Evaluation of a spatially resolved forest fire smoke model for population-based epidemiologic exposure assessment.

Yao J, Eyamie J, Henderson SB - J Expo Sci Environ Epidemiol (2014)

Map of local health areas (LHAs) in British Columbia, Canada. Background is color coded according to LHA population. Green dots indicate monitoring stations and crosses indicate large fires with fire radiative power of >1500 MW during the study period.
© Copyright Policy - open-access
Related In: Results  -  Collection

License
Show All Figures
getmorefigures.php?uid=PMC4835685&req=5

fig1: Map of local health areas (LHAs) in British Columbia, Canada. Background is color coded according to LHA population. Green dots indicate monitoring stations and crosses indicate large fires with fire radiative power of >1500 MW during the study period.
Mentions: BC is located on the west coast of Canada, with an area of 944,735 km2 and a population of 4,243,580 in the census year of 2006. The province is divided into 89 local health areas (LHAs) for the purposes of health administration, and their 2006 populations ranged from 542 to 352,783 individuals. The study period covers the forest fire seasons (1 April to 30 September) of 2003 through 2010, during which the annual area burned averaged 1608 km2 and ranged from 132 to 3371 km2. The central and southern interior areas are most prone to forest fires, especially following damage done by an extensive infestation of the mountain pine beetle.24 The province has a dense air quality monitoring network relative to the size of its population (Figure 1).

Bottom Line: Exposure to forest fire smoke (FFS) is associated with multiple adverse health effects, mostly respiratory.We then used meta-regression to estimate the overall effects.Effects on cardiovascular outcomes were only significant using model estimates in all LHAs during extreme fire days.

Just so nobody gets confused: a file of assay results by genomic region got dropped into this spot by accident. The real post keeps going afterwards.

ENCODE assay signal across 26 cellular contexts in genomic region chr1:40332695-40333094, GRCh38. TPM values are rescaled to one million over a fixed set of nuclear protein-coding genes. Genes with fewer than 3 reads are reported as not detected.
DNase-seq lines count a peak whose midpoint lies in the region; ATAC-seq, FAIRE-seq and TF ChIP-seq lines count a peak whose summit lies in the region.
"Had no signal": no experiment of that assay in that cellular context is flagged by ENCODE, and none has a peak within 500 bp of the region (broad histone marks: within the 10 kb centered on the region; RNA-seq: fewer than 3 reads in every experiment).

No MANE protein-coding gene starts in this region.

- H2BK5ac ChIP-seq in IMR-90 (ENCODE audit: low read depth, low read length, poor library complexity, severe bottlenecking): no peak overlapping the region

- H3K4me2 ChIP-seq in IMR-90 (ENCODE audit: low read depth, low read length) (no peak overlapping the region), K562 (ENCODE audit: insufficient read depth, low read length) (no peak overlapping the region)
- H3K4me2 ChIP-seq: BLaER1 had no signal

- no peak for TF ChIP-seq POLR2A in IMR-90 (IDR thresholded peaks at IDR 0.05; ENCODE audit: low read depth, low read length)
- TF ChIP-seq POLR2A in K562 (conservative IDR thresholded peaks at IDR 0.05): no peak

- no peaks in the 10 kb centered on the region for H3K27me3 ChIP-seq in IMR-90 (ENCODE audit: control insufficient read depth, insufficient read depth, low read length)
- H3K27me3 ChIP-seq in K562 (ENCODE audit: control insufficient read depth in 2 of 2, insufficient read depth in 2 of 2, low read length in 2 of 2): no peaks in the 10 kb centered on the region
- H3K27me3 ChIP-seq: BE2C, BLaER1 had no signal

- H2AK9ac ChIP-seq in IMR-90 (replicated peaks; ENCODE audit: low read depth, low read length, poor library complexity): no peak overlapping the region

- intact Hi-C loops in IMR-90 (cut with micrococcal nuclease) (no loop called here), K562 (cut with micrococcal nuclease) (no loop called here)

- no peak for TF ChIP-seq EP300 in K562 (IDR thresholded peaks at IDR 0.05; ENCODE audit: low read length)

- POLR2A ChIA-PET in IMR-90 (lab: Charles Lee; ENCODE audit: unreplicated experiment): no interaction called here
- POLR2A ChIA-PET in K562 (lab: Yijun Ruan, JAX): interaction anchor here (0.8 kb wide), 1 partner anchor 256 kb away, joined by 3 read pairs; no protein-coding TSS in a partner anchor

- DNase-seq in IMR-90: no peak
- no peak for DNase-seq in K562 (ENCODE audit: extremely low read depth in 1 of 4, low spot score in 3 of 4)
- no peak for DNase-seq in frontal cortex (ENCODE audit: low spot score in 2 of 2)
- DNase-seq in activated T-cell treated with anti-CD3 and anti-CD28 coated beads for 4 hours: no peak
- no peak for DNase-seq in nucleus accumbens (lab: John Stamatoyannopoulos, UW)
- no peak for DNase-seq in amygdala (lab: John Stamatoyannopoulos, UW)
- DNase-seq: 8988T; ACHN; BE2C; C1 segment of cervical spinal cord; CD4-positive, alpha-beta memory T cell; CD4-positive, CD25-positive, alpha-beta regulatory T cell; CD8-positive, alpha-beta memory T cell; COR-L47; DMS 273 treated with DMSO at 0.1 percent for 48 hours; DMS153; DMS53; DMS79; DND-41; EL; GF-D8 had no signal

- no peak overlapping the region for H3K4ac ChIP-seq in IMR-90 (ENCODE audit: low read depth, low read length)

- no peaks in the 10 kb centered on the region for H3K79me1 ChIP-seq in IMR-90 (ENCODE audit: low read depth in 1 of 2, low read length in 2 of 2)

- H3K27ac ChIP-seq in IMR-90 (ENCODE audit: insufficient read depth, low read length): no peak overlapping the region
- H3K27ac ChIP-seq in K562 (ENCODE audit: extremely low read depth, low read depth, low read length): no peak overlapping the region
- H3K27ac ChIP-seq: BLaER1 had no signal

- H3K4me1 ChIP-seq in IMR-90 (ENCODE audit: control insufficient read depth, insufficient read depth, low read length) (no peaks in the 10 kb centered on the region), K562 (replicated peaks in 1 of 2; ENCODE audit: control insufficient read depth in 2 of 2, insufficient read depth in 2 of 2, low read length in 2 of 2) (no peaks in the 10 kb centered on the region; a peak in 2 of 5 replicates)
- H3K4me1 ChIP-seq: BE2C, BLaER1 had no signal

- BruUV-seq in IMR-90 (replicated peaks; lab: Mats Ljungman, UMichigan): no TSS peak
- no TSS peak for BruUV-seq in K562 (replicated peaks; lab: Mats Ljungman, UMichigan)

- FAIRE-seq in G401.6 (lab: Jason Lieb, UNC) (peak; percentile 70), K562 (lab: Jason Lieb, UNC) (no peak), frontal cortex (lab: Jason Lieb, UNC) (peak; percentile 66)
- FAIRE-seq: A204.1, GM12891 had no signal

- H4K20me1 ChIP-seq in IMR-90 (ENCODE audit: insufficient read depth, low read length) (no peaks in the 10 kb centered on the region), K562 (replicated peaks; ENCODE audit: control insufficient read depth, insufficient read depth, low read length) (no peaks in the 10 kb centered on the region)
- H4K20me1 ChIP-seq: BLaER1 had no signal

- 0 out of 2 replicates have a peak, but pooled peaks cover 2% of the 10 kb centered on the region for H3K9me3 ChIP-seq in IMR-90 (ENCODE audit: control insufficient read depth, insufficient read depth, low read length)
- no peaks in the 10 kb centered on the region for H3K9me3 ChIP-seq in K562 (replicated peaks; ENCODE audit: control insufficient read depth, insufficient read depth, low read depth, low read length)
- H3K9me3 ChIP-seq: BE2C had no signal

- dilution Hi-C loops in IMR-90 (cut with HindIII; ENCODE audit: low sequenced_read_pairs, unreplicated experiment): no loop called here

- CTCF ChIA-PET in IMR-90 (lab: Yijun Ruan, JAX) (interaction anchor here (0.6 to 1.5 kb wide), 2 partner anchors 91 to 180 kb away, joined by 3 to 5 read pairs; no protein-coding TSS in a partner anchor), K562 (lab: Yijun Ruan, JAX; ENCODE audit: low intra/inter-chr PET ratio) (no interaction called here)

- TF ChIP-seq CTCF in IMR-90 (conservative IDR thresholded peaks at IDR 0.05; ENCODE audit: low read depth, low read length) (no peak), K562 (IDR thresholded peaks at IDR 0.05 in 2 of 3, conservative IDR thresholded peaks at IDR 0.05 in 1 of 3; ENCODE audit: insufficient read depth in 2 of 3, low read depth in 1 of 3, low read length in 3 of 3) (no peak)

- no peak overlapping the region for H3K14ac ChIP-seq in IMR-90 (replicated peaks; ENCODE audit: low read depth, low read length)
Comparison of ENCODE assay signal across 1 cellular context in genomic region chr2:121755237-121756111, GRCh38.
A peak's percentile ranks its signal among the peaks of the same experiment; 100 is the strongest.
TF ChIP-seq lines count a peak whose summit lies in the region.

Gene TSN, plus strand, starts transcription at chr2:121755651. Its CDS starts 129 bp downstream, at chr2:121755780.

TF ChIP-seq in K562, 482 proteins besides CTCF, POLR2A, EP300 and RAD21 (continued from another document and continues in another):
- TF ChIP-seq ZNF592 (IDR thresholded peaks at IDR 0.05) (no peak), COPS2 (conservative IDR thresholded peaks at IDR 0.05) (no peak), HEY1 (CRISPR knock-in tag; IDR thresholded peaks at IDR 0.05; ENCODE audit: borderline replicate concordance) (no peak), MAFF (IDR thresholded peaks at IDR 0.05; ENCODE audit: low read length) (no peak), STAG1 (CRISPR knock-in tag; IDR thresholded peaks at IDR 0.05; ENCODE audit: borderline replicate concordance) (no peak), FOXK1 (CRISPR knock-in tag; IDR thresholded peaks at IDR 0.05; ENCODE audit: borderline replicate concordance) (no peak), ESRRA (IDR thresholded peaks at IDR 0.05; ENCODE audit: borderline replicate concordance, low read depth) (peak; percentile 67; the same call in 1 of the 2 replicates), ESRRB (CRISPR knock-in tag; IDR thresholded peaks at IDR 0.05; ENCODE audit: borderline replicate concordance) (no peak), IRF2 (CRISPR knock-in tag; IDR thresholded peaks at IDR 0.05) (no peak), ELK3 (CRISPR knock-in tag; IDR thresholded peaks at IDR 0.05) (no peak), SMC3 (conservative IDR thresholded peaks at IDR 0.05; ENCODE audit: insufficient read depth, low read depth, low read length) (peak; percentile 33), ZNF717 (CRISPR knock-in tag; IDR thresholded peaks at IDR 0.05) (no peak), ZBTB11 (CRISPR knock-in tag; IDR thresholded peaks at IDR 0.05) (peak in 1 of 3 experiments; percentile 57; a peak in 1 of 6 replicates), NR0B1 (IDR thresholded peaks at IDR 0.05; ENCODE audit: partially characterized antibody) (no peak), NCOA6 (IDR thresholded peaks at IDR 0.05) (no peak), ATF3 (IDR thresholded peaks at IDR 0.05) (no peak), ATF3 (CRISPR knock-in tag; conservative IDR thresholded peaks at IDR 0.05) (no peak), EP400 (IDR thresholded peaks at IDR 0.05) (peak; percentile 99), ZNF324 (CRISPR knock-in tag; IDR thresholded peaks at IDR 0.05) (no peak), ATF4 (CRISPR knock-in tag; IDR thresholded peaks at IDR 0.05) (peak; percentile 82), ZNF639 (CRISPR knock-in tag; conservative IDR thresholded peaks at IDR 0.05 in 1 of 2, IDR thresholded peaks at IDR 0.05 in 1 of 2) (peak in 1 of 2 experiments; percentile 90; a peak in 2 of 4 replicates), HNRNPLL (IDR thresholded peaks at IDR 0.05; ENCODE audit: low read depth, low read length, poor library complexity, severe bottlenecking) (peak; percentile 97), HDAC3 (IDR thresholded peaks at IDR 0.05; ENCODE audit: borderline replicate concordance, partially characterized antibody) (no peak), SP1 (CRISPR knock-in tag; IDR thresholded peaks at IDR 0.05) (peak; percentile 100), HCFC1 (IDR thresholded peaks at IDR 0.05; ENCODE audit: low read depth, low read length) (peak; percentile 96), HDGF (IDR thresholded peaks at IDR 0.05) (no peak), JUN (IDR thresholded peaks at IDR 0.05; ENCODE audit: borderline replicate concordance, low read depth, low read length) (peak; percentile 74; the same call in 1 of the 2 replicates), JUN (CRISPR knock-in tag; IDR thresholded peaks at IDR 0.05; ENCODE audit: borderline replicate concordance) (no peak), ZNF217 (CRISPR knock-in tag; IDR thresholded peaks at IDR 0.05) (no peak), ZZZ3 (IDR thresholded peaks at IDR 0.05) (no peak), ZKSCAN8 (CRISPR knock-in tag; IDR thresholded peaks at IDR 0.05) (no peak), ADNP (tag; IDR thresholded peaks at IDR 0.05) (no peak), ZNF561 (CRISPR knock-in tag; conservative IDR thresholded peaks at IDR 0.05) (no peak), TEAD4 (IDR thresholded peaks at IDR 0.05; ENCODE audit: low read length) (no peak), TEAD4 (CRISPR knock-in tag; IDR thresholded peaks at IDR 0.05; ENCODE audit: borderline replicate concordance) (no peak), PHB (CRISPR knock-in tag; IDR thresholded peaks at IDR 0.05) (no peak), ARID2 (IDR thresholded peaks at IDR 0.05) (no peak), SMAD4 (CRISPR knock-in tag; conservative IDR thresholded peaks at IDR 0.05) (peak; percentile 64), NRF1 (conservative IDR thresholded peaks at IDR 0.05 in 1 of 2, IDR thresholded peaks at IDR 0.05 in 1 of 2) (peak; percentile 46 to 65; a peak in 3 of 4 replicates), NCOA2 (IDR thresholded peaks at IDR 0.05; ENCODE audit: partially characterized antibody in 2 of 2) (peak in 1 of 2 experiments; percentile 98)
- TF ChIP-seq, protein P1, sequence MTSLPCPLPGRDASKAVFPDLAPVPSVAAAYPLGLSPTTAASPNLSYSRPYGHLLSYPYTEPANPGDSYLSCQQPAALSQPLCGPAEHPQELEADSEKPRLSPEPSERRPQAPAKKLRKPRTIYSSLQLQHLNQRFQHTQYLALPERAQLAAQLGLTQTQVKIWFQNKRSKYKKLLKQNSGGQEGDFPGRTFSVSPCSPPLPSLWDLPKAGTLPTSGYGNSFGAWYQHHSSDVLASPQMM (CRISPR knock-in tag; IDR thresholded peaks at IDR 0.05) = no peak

View Article: PubMed Central - PubMed

Affiliation: Environmental Health Services, British Columbia Centre for Disease Control, Vancouver, British Columbia, Canada.

ABSTRACT
Exposure to forest fire smoke (FFS) is associated with multiple adverse health effects, mostly respiratory. Findings for cardiovascular effects have been inconsistent, possibly related to the limitations of conventional methods to assess FFS exposure. In previous work, we developed an empirical model to estimate smoke-related fine particulate matter (PM2.5) for all populated areas in British Columbia (BC), Canada. Here, we evaluate the utility of our model by comparing epidemiologic associations between modeled and measured PM2.5. For each local health area (LHA), we used Poisson regression to estimate the effects of PM2.5 estimates and measurements on counts of medication dispensations and outpatient physician visits. We then used meta-regression to estimate the overall effects. A 10 μg/m(3) increase in modeled PM2.5 was associated with increased sabutamol dispensations (RR=1.04, 95% CI 1.03-1.06), and physician visits for asthma (1.06, 1.04-1.08), COPD (1.02, 1.00-1.03), lower respiratory infections (1.03, 1.00-1.05), and otitis media (1.05, 1.03-1.07), all comparable to measured PM2.5. Effects on cardiovascular outcomes were only significant using model estimates in all LHAs during extreme fire days. This suggests that the exposure model is a promising tool for increasing the power of epidemiologic studies to detect the health effects of FFS via improved spatial coverage and resolution.

No MeSH data available.


Related in: MedlinePlus